Despite my lack of enthusiasm for the SEED project, I was looking forward to reading the final report because there was the possibility that it would provide some worthwhile data and information to support high quality childminding and to help change the low professional status that childminders are often still held in.

So I clicked on the link, and started reading. First thing I noticed was that far more childminders had taken part in the full research – 99 to be precise (an improvement on the 20 in the interim report), however as acknowledged in the report this is a very low % of the total number of childminders registered with Ofsted and therefore any conclusions would have to be questioned if represent  typical childminding practice.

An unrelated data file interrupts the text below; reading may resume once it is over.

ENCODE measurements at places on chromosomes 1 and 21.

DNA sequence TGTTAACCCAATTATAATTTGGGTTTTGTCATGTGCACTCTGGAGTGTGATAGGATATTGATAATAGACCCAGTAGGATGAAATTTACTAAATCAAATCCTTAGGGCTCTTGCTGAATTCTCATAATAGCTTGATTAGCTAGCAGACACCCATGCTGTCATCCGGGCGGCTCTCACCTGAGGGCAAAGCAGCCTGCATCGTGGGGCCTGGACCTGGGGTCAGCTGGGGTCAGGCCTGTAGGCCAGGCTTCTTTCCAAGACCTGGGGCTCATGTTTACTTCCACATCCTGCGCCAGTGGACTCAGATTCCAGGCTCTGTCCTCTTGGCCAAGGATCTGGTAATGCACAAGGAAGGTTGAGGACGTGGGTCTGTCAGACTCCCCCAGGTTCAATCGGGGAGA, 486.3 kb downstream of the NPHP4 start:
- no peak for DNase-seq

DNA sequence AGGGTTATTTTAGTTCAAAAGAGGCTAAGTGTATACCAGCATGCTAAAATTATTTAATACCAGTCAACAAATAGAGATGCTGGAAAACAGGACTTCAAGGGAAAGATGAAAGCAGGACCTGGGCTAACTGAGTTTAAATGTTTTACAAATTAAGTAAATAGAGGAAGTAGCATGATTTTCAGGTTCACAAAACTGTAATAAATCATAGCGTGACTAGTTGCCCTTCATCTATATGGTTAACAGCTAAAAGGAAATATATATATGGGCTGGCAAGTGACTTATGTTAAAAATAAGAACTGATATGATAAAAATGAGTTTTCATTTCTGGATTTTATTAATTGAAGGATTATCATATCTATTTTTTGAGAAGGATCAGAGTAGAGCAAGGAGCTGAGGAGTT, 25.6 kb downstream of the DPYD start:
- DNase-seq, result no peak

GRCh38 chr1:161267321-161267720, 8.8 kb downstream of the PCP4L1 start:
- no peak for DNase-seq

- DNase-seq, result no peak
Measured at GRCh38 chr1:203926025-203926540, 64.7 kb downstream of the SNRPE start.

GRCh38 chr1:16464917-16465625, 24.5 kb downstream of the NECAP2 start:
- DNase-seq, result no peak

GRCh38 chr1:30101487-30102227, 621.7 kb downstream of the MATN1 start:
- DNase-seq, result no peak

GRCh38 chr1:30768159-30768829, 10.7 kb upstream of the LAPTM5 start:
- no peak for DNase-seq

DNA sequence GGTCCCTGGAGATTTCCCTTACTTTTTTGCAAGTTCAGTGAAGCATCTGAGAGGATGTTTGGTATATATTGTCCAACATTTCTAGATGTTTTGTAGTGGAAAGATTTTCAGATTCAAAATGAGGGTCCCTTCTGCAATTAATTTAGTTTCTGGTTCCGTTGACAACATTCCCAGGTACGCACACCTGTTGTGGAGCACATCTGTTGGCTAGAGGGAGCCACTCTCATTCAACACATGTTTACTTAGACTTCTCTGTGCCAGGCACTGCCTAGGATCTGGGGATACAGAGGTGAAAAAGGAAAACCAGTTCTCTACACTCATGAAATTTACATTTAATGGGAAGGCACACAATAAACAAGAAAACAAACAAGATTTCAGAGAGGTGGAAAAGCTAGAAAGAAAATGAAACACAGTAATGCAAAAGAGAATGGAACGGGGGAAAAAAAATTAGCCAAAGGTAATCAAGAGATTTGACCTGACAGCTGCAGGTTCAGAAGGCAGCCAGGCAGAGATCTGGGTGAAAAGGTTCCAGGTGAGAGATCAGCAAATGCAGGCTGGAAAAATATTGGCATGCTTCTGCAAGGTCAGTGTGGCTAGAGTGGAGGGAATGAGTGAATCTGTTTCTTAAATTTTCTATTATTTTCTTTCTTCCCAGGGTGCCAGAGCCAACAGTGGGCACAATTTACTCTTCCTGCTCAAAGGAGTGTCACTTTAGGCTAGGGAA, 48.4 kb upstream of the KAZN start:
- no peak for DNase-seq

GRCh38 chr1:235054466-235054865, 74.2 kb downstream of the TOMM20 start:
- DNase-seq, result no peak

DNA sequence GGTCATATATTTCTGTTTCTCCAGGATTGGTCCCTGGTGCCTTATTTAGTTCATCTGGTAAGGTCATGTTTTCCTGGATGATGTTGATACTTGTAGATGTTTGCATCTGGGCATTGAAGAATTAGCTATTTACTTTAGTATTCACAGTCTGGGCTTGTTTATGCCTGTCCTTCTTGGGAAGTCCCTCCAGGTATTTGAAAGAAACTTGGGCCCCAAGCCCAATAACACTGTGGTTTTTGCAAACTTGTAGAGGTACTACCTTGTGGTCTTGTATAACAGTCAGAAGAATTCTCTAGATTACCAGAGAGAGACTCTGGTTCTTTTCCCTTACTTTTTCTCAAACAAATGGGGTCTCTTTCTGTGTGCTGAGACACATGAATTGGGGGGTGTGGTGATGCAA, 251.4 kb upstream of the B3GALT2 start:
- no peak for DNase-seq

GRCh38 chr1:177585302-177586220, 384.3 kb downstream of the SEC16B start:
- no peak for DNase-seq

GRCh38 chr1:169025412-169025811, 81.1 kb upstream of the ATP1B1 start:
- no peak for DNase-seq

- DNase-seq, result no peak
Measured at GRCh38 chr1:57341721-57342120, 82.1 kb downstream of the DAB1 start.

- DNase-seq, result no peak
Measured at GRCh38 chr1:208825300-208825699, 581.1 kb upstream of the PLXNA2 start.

Even so, despite the low % number taking part, I remained optimistic – but not for long. I read that the main quality measure was FCCERS R and SSTEW. My optimism dropped through the floor as I have experience of ECCERS (in all its versions) and find it to be very narrow and prescriptive. I know people who have put in place things just to push up their average score – so for example number and type of books or even soft toys, or made their sand tray movable even if these things ae not ‘best’ for  their setting or based on the needs or interests of the children.

I have also known others (and in particular childminders) ‘marked down’ because they do not have everything out and ready to use, every day and all day long. (In fact it is mentioned in the report that some childminders scored lower because although they had resources they were not out all day) Another area where childminders generally score lower is in the provision of child sized furniture and displays – it is hardly surprising is it? These are family homes not classrooms or purpose built buildings, or even community buildings with storage rooms and a big floor space (even though have to set up every day).